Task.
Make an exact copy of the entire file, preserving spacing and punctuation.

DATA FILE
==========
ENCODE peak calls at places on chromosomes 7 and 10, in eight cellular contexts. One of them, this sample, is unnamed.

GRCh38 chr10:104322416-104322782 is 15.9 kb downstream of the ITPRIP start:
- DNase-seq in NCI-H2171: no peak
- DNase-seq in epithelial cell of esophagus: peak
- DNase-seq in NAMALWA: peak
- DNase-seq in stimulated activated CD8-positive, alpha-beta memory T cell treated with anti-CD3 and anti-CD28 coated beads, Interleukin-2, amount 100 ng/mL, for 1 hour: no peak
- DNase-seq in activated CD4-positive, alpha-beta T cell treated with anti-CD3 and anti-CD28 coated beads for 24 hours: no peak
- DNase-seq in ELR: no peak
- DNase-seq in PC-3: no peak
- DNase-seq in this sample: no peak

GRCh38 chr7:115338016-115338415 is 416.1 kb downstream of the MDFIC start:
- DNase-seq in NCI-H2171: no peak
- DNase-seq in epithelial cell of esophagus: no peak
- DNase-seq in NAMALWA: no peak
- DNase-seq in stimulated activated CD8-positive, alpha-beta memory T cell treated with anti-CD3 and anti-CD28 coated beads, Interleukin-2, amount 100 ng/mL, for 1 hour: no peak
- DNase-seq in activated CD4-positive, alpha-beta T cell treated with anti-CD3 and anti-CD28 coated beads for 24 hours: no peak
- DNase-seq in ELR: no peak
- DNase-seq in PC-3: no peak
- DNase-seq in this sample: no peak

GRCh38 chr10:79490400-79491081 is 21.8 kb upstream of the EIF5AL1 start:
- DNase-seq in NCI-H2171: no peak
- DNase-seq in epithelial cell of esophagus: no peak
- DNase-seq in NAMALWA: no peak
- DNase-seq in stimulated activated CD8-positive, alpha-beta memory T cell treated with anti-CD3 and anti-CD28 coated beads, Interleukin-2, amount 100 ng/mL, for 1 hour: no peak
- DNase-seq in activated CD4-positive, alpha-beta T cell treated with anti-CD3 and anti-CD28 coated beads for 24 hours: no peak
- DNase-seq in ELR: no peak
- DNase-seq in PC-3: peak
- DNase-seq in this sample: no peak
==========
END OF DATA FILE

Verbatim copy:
ENCODE peak calls at places on chromosomes 7 and 10, in eight cellular contexts. One of them, this sample, is unnamed.

GRCh38 chr10:104322416-104322782 is 15.9 kb downstream of the ITPRIP start:
- DNase-seq in NCI-H2171: no peak
- DNase-seq in epithelial cell of esophagus: peak
- DNase-seq in NAMALWA: peak
- DNase-seq in stimulated activated CD8-positive, alpha-beta memory T cell treated with anti-CD3 and anti-CD28 coated beads, Interleukin-2, amount 100 ng/mL, for 1 hour: no peak
- DNase-seq in activated CD4-positive, alpha-beta T cell treated with anti-CD3 and anti-CD28 coated beads for 24 hours: no peak
- DNase-seq in ELR: no peak
- DNase-seq in PC-3: no peak
- DNase-seq in this sample: no peak

GRCh38 chr7:115338016-115338415 is 416.1 kb downstream of the MDFIC start:
- DNase-seq in NCI-H2171: no peak
- DNase-seq in epithelial cell of esophagus: no peak
- DNase-seq in NAMALWA: no peak
- DNase-seq in stimulated activated CD8-positive, alpha-beta memory T cell treated with anti-CD3 and anti-CD28 coated beads, Interleukin-2, amount 100 ng/mL, for 1 hour: no peak
- DNase-seq in activated CD4-positive, alpha-beta T cell treated with anti-CD3 and anti-CD28 coated beads for 24 hours: no peak
- DNase-seq in ELR: no peak
- DNase-seq in PC-3: no peak
- DNase-seq in this sample: no peak

GRCh38 chr10:79490400-79491081 is 21.8 kb upstream of the EIF5AL1 start:
- DNase-seq in NCI-H2171: no peak
- DNase-seq in epithelial cell of esophagus: no peak
- DNase-seq in NAMALWA: no peak
- DNase-seq in stimulated activated CD8-positive, alpha-beta memory T cell treated with anti-CD3 and anti-CD28 coated beads, Interleukin-2, amount 100 ng/mL, for 1 hour: no peak
- DNase-seq in activated CD4-positive, alpha-beta T cell treated with anti-CD3 and anti-CD28 coated beads for 24 hours: no peak
- DNase-seq in ELR: no peak
- DNase-seq in PC-3: peak
- DNase-seq in this sample: no peak